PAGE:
In Excel, VLOOKUP() means vertical lookup. It is a powerful built-in function you can use to quickly search for a value in a spreadsheet.

VLOOKUP() searches for a value in a vertical manner across the sheet – unlike the HLOOKUP() function which does it horizontally.

Before using VLOOKUP(), make sure every row in your worksheet has an ID. The IDs must also be arranged in ascending order. This makes sure Excel is not confused during the process of returning a value from a search.

In this article, I will show you how to use the VLOOKUP() function by explaining the values you should put in the function. We'll also look at two different examples.

The VLOOKUP() Formula and its Values

In Excel, you do almost everything with a formula – and VLOOKUP() is not an exception.

Below are the values that the VLOOKUP() function takes:

VLOOKUP(lookup_value, table_array, column_index_num, [range_lookup])

  • lookup_value: the cell that has the value you want to search for. It’s always on the left. For example, A5.
  • table_array: the location where you think the value is and where you want Excel to search for the value. For example, A1:D10
  • column_index_num: the column where the value is located. For instance, 4
  • [range_lookup]: You can only specify TRUE or FALSE for this. TRUE means approximate match and FALSE means exact match.

How to Use VLOOKUP() in Excel

To use VLOOKUP() to search for some value in Excel, you need to use the formula and enter the individual values discussed in the previous section.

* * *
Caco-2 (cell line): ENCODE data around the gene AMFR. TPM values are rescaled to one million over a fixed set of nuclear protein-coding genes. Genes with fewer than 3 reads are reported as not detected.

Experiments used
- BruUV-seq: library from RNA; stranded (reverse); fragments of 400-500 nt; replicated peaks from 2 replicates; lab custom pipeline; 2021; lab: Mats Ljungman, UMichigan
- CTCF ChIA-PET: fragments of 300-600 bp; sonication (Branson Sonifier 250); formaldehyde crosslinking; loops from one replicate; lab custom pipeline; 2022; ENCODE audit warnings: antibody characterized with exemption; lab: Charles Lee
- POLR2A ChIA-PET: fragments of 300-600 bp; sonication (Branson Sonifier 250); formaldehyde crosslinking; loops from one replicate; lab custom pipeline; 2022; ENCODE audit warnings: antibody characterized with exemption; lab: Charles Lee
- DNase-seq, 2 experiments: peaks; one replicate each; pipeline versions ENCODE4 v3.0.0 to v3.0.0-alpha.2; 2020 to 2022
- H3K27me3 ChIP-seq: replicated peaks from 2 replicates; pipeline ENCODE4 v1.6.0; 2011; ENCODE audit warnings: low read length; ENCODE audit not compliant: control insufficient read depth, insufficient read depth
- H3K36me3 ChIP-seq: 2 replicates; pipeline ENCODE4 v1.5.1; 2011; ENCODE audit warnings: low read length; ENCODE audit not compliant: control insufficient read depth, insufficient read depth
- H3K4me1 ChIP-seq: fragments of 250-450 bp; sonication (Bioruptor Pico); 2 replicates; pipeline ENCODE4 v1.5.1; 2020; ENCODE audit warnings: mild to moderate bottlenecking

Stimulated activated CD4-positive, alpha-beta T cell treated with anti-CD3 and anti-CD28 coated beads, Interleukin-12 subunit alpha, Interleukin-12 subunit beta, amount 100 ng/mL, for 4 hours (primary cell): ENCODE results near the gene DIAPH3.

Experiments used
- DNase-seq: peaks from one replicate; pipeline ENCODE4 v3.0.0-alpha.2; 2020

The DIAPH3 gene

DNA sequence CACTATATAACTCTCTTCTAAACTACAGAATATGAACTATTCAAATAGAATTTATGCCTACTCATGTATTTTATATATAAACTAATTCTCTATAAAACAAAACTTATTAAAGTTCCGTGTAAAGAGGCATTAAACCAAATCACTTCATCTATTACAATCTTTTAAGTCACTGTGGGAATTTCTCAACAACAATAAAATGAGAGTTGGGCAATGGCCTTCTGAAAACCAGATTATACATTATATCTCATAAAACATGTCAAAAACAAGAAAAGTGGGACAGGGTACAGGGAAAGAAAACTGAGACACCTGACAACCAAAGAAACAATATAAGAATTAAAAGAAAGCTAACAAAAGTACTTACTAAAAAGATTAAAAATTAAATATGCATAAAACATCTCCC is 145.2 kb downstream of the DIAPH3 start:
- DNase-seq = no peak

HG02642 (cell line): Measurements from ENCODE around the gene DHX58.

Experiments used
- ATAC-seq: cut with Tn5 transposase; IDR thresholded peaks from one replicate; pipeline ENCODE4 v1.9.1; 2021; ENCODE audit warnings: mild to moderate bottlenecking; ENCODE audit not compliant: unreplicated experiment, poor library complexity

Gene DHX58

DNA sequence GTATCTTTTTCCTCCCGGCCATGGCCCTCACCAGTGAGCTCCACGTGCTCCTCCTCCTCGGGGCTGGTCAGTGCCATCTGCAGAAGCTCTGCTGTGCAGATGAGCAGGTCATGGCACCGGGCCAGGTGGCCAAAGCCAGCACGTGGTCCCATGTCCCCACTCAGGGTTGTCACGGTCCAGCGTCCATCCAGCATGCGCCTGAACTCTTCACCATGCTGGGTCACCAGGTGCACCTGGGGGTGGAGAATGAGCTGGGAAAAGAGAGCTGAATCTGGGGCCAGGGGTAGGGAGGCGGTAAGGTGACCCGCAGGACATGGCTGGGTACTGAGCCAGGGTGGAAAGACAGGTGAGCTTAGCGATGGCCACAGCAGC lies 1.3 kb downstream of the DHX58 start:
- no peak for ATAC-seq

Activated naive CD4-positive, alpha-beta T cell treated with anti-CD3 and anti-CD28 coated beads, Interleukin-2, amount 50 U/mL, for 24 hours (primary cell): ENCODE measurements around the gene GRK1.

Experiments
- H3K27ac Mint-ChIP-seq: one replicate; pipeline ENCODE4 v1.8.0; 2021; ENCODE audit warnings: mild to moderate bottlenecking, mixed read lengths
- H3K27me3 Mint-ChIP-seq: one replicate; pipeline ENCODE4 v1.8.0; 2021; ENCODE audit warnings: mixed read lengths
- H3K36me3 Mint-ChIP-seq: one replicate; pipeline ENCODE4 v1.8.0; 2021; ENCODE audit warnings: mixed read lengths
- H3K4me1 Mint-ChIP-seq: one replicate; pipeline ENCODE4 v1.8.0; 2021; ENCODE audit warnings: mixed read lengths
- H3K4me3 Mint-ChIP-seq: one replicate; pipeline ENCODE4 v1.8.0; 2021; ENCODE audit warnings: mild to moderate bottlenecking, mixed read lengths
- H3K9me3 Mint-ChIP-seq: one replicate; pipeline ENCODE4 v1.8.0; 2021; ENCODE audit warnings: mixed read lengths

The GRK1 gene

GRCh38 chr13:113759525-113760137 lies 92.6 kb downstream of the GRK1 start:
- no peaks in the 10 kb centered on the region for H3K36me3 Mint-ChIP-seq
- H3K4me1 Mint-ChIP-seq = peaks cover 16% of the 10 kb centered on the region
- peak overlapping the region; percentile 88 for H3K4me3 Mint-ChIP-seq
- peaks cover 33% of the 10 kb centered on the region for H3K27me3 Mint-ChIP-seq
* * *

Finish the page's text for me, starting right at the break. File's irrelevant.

To show you how to use VLOOKUP, I’ll be using the table below. It’s a table showing some fictional footballers (soccer players), their ages, clubs, and career goals scored.


VLOOKUP() Example 1

In the table, I want to see the number of career goals scored by Kat Katongo (A5). We can use VLOOKUP() in this case. This example does not require an ID for all the entries.

Step 1: Type a representative name in an empty cell:

Step 2: It makes sense to put the career goals right in front of the rep cell, so I’ll highlight the cell:

Step 3: Enter the formula in the formula bar:

The formula I’m using is =VLOOKUP(A5, A1:D10, 4, FALSE):

  • A5 is the lookup_value
  • A1:D10 is the table_array
  • 4 is the column_index_num – because that’s the column for the career goals
  • FALSE is the [range_lookup] because I want an exact match.

And boom! 180 appears in the cell:

To make things clearer for you, the GIF below shows how I entered the formula:

VLOOKUP() Example 2

In this example, I want to just enter an ID and see the career goals of the player. This means I need to assign an ID to the individual footballers.

Step 1: Now, I want to start by looking up the career goals of the player with an ID of 9. So, I prepare some more entries on the right.

Step 2: To look up the career goals of the player with an ID of 9 (Baba Ali), I’ll select the cell I want it to show in and click the formula tab. Once I do that, a prompt will show up.

Step 3: Select VLOOKUP and click OK. If you don’t see VLOOKUP() there, search for it and select it.

Step 4: Another popup showing the inputes to enter the values of the formula will show up:

Step 5: Enter the values one by one:

  • I’ve entered I3 for the lookup value because that’s where I put the ID of 9
  • A1:E10 for the table array because that’s the area I want to lookup
  • 5 for the column index because that’s the column containing the career goals of the players
  • and FALSE as the range_lookup because I want an exact match

When I pressed OK, the career goals of Baba Ali (the player with ID 9) shows up:

To make things clearer to you, this is how I entered the formula:

Any time I change the ID and press ENTER, the career goals of the player with that ID shows up:


VLOOKUP() is a powerful Excel function that can help you search for any value in a worksheet – whether small or large. That’s why I wrote this article to help you get started with it.

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Thank you for reading.